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The coach’s role

Basketball book explores the mental game

People often think of coachability as a one-way street, referring to how readily and positively players respond to the coaching staff's directives. But that's not the whole story. How coaches set up, present, and conduct their program has much to do with how players respond.

The administration must also be supportive and allow coaches to make the final calls on matters that are important to their program. Players need to know that the buck stops with the coaching staff.

Once the clear line of authority is established, the coaching staff must then specify exactly what the expectations are for players in terms of behavior and performance-what is desired, acceptable, unsatisfactory, and forbidden. The coach's explanation of those guidelines will help players understand the rationale for the policies.

Keys to getting players to want to play for you include the following:

  • Explain the why behind strategies and rules. Don't just tell players what to do. Sell them on why doing it will help them. This is a good principle to begin any instruction with.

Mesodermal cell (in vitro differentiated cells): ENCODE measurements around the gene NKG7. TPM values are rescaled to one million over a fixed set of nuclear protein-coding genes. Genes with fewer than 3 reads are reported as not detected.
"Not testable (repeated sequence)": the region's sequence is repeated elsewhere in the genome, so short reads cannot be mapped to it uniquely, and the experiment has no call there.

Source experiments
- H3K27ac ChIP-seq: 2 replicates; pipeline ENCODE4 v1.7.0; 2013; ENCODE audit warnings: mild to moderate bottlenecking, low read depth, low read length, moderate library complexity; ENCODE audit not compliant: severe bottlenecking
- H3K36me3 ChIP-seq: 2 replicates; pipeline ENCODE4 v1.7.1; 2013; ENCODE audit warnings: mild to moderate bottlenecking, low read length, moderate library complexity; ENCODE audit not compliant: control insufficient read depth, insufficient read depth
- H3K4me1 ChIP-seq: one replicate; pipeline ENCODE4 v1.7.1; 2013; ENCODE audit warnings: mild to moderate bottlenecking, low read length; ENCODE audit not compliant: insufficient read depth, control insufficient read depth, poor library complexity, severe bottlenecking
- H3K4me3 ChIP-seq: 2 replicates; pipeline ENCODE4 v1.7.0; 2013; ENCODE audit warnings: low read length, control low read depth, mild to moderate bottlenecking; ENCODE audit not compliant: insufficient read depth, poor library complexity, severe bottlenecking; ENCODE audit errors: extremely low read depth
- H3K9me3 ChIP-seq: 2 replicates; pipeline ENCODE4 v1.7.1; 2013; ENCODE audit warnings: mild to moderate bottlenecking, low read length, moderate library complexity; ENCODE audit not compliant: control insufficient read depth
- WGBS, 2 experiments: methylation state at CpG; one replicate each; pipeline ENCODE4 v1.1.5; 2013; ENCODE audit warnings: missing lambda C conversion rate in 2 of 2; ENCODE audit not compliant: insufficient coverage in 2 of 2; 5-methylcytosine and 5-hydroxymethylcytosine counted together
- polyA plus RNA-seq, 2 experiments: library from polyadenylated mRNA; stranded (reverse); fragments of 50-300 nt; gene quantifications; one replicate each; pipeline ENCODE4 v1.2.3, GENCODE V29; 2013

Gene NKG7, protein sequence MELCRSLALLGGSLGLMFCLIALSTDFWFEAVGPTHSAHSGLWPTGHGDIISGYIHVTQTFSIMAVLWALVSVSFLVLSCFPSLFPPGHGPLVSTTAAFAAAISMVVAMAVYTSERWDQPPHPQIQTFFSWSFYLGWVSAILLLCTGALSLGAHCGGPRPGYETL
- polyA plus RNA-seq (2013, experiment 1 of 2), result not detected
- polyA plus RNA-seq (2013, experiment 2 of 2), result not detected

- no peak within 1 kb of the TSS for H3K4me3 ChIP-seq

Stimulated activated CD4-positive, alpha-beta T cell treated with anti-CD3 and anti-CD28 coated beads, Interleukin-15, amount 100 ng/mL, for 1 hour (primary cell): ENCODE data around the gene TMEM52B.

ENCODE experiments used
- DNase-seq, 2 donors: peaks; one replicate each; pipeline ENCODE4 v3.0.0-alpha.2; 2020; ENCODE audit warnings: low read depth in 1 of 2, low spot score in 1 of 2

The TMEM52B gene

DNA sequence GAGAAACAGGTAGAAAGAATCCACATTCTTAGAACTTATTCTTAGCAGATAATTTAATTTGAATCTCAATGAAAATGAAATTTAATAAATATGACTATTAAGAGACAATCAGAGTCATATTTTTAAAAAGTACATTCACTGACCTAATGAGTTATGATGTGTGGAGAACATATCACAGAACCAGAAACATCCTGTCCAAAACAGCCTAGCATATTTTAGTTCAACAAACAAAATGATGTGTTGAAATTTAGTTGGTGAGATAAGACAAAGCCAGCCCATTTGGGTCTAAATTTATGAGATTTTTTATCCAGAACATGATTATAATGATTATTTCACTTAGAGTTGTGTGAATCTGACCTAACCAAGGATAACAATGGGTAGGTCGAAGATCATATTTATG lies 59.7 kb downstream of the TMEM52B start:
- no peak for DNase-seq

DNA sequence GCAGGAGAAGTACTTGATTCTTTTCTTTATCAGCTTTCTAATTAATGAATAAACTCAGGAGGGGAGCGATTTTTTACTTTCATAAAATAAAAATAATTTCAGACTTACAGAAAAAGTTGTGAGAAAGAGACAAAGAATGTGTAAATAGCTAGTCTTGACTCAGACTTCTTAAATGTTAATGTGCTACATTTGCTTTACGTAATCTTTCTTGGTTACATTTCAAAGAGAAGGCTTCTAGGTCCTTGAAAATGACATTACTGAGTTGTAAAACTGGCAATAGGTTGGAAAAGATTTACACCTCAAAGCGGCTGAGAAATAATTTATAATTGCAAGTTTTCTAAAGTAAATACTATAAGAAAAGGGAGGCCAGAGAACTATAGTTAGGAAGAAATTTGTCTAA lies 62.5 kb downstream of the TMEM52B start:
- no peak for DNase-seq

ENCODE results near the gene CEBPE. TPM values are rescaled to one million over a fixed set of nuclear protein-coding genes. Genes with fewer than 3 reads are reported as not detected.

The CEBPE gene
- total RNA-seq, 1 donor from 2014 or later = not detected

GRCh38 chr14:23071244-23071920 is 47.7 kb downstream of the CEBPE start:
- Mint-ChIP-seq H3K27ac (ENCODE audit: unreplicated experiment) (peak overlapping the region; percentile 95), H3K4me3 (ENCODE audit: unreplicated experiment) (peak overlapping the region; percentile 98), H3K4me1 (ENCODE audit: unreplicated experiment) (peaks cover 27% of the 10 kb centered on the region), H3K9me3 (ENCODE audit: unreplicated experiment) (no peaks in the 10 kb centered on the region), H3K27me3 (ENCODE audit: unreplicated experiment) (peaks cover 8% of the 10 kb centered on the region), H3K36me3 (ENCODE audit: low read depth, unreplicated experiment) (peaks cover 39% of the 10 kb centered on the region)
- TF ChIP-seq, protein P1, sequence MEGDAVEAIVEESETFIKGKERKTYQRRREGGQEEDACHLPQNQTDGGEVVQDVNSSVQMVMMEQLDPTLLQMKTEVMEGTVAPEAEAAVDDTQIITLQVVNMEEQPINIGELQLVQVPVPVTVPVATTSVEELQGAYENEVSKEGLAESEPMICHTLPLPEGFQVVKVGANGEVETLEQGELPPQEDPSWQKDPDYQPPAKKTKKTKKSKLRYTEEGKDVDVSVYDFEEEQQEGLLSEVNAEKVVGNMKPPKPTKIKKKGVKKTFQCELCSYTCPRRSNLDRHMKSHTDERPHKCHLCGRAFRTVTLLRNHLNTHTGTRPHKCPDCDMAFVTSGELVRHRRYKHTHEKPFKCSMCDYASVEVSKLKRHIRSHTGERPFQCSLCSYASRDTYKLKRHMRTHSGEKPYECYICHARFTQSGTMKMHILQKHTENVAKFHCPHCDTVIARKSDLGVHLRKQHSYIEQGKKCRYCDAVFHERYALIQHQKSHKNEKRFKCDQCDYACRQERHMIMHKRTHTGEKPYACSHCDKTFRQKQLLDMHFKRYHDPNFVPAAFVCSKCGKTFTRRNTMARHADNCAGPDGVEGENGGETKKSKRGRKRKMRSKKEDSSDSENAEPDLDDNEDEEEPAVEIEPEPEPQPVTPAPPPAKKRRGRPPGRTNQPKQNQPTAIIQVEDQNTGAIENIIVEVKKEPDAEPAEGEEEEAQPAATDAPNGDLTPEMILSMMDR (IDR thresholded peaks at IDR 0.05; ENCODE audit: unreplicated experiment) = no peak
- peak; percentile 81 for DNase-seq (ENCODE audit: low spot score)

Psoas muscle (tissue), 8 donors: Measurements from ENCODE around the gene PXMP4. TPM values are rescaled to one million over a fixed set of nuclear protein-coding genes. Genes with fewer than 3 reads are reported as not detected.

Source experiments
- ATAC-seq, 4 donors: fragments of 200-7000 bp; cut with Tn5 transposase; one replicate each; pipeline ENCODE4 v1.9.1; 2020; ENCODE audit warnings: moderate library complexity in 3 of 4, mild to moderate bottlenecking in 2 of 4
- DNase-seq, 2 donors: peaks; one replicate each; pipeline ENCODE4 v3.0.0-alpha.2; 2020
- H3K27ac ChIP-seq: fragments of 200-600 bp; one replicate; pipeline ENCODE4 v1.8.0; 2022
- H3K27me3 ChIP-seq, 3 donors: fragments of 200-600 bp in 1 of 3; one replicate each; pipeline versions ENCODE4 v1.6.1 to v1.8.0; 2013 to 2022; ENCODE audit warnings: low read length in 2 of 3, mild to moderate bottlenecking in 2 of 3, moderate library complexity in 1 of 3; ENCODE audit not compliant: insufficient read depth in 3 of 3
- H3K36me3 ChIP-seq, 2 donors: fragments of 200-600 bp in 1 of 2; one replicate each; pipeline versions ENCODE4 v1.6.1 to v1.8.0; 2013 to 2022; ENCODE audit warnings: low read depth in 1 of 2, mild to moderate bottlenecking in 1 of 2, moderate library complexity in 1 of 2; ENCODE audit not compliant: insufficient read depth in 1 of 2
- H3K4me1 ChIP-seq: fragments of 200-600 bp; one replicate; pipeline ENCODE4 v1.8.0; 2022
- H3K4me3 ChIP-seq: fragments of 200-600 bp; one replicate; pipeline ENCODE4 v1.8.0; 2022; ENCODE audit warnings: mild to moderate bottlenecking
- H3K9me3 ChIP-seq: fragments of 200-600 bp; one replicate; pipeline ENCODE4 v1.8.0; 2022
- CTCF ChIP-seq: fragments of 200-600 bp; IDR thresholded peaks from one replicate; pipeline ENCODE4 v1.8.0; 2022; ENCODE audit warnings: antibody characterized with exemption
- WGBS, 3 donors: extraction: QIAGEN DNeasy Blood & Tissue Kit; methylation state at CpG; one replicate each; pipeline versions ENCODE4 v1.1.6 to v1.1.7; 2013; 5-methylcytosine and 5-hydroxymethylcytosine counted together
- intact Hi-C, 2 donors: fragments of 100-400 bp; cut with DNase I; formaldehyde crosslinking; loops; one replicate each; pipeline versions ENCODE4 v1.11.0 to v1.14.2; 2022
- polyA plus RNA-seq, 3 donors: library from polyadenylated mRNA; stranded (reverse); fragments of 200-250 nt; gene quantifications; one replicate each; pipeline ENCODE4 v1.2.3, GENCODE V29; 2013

• Get to know your players by talking with them and learning as much as possible about them.
  • Know the limits of how much criticism each player can take. Nip problems in the bud by talking with players one on one when they become overly frustrated.
  • Show honesty, loyalty, and caring toward players, especially with regard to their personal lives.
  • Do not emotionally beat up the players when they are losing. If a coach is constantly blaming players during a losing streak, the coach can "lose" the team. Problem solving, increased effort, and encouragement are what is needed during a losing streak.
  • Publicly praise individuals, and limit criticism to individual or team situations.
  • Allow for fun and enjoyment to take place whenever possible (in ways that do not take away from focus and effort).

This is adapted from Court Sense.